Now, we normally run all of our benchmark tests at least three times to ensure reliable data, but in this case we ran the battery video loop test six separate times. That's because we tested in our normal fashion, with the screen calibrated to 115 cd/m², and also with the screen brightness maxed out in HDR mode. It's a gorgeous HDR screen; it stands to reason that you might want to watch videos in HDR mode, right?

Overall the results here are very good considering the size of the screen and the hardware in the system. We were surprised that the Blade 18 lasted more than two hours with its screen brightness maxed out in HDR mode, which results in bright highlights all the way up to 1,250 cd/m². HDR videos look fantastic on this screen, and while zone-based local dimming will never look as good as an OLED, you won't find many OLEDs that get as bright as this display does.

chart battery gaming

The battery gaming test on these big desktop replacements is usually brutal, but in the case of the Blade 18 it really wasn't that bad. The only other 18" laptop we've ever tested is the Alienware m18, and that system's much smaller battery is only really good for use as a UPS while gaming. The enormous battery in the Blade 18 means that, with a framerate limiter in place, you really could enjoy some gaming on the go. This is a great result.

Razer Blade 18 Review Conclusions

If you're looking at a Razer Blade laptop, there's a fair chance that you're a Razer fan, or that you really like the aesthetics. What we've proven in this review is that this laptop offers excellent gaming performance for its hardware, and that, in combination with the Razer name and signature design language, is probably all you need to know to buy the thing.

razer blade lineup
The Blade 18 flanked by its two smaller siblings.

If, instead, you're looking at 18"-class desktop replacement gaming laptops and the Blade 18 is one of several on your list, there are a few points to consider. Our only real complaint with this machine is the tenkeyless keyboard. In our opinion, there's not a lot of excuses for a laptop of this size to completely miss the numeric keypad. Razer's reason is one of the better; the THX spatial audio is pretty cool. We're not convinced that they couldn't have achieved this while still having a full keyboard on their 18" laptop, though.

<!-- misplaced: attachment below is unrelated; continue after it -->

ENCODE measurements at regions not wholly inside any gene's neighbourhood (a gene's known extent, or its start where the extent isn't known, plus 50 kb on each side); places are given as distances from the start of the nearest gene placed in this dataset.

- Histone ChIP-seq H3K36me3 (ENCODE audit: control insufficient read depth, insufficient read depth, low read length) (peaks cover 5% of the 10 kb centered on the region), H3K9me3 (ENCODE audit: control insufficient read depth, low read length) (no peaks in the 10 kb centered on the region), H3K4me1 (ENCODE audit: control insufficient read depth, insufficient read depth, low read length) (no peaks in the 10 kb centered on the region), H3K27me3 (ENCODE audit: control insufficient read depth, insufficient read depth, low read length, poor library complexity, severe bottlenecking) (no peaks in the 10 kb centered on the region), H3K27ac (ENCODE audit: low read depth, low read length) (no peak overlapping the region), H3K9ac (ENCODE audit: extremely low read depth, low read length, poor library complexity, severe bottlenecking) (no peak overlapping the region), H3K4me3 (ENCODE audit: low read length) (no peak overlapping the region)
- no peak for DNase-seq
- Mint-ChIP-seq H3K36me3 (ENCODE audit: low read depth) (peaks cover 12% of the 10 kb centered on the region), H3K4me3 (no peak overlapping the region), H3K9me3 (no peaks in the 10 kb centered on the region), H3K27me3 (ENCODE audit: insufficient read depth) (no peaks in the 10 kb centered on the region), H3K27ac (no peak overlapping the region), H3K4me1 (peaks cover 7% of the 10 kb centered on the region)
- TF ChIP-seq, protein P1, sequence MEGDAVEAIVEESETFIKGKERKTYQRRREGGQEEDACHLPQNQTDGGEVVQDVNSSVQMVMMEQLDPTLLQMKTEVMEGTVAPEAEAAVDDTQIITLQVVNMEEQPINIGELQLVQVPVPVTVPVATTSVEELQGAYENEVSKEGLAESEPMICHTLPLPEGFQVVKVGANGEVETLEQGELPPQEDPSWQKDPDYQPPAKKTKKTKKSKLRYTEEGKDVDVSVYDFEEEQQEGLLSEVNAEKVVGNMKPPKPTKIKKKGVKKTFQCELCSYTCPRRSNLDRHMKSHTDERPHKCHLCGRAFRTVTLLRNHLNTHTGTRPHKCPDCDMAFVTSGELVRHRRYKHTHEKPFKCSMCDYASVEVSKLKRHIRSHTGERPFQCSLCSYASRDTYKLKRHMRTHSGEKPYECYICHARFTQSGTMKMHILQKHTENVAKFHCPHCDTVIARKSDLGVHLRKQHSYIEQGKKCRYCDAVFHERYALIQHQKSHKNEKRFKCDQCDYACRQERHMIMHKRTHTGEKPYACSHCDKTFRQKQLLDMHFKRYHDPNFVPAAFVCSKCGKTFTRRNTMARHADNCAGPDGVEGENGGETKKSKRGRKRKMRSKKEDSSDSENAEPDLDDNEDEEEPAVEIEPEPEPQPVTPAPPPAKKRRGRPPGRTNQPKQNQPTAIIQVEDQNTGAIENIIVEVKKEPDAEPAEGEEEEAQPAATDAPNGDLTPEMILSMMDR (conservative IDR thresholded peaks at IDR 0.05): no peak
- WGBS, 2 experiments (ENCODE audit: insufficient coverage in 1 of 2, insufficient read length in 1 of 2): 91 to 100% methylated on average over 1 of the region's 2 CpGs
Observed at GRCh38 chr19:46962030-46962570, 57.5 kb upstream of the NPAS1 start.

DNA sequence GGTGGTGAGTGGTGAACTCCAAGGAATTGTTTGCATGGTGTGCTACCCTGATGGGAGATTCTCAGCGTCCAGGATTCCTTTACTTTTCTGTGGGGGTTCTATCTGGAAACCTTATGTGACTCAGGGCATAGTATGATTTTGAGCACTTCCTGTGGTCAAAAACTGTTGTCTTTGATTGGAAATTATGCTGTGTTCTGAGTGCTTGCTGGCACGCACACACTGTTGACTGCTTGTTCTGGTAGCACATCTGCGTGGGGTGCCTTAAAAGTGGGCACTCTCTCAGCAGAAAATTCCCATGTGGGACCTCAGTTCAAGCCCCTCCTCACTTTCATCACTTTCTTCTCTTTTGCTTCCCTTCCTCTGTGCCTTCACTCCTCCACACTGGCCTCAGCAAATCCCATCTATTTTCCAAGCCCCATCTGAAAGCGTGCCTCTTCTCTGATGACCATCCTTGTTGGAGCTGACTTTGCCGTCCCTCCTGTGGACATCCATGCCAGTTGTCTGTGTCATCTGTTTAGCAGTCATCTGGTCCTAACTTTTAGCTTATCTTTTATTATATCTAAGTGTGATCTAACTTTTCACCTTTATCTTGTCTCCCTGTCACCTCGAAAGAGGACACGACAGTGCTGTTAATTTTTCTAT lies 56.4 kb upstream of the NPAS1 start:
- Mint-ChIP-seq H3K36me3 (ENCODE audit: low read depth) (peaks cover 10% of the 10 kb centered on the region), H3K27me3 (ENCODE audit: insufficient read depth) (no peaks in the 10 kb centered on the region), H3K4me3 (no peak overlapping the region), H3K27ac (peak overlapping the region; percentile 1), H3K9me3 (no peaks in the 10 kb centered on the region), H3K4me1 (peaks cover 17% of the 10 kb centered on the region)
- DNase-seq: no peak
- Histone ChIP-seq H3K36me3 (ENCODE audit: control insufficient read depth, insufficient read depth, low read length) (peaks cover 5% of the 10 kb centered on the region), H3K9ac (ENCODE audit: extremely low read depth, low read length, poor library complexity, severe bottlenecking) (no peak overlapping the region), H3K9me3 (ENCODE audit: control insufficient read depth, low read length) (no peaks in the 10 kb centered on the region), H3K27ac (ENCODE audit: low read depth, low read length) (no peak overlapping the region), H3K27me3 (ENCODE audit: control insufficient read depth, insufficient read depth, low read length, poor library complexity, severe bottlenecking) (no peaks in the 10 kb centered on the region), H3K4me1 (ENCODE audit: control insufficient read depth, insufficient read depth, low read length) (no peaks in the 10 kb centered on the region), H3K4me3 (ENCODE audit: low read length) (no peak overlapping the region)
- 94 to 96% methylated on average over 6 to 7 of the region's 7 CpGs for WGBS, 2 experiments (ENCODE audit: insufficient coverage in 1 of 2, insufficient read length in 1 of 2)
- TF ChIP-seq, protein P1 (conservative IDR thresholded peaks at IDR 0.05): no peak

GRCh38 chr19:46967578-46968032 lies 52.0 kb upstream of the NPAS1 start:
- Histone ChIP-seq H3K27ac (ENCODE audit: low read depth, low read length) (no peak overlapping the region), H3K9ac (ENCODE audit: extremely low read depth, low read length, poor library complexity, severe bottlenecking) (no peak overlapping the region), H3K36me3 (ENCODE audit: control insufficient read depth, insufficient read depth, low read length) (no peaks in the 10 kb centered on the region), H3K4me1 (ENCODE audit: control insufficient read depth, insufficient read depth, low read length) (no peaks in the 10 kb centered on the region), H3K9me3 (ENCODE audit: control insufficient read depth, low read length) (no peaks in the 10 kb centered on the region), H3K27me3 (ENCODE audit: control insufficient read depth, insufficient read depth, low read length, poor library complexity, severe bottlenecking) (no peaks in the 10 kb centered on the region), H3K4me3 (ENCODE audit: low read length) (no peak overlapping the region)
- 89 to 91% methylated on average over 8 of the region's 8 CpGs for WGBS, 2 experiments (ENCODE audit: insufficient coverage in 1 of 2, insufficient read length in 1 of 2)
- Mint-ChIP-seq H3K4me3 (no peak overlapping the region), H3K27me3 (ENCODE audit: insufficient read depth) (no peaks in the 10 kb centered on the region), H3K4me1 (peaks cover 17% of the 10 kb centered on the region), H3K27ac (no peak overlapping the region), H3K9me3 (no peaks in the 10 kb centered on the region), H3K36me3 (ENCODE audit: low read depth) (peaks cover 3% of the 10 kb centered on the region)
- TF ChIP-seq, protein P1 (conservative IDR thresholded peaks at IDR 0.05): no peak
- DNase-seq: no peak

For a Raptor Lake-plus-GeForce-RTX-4090 laptop, the Blade 18's performance is sufficient, neither good enough that we can praise it nor bad enough to complain about. On the clearly positive side, there's the gorgeous 300Hz Mini-LED screen, the sturdy aluminum unibody chassis, the inclusion of Thunderbolt 5, and the battery life, which is strong for this size class. We didn't mention it before, but we're also very pleased that the Blade 18 comes with extremely minimal bloatware, which is great and one more factor that sets this machine apart from most of the tier 1 laptop vendors' offerings.

If you're someone who absolutely must have the best performance possible, then the Blade 18 might not tick that box when there are larger, thicker machines available, powered by similar hardware. Likewise, if you really just don't care about aesthetics, you could probably find a similar-performing laptop for a bit less money. It's not going to have a slick aluminum unibody, a Mini-LED screen, or Thunderbolt 5, though.

Ultimately. we're awarding the Blade 18 our Recommended award. It's fast, functional, and super stylish. There's always an undeniable price premium for a Razer laptop, but if you're someone to whom this machine's unique qualities appeal, there's really no substitute.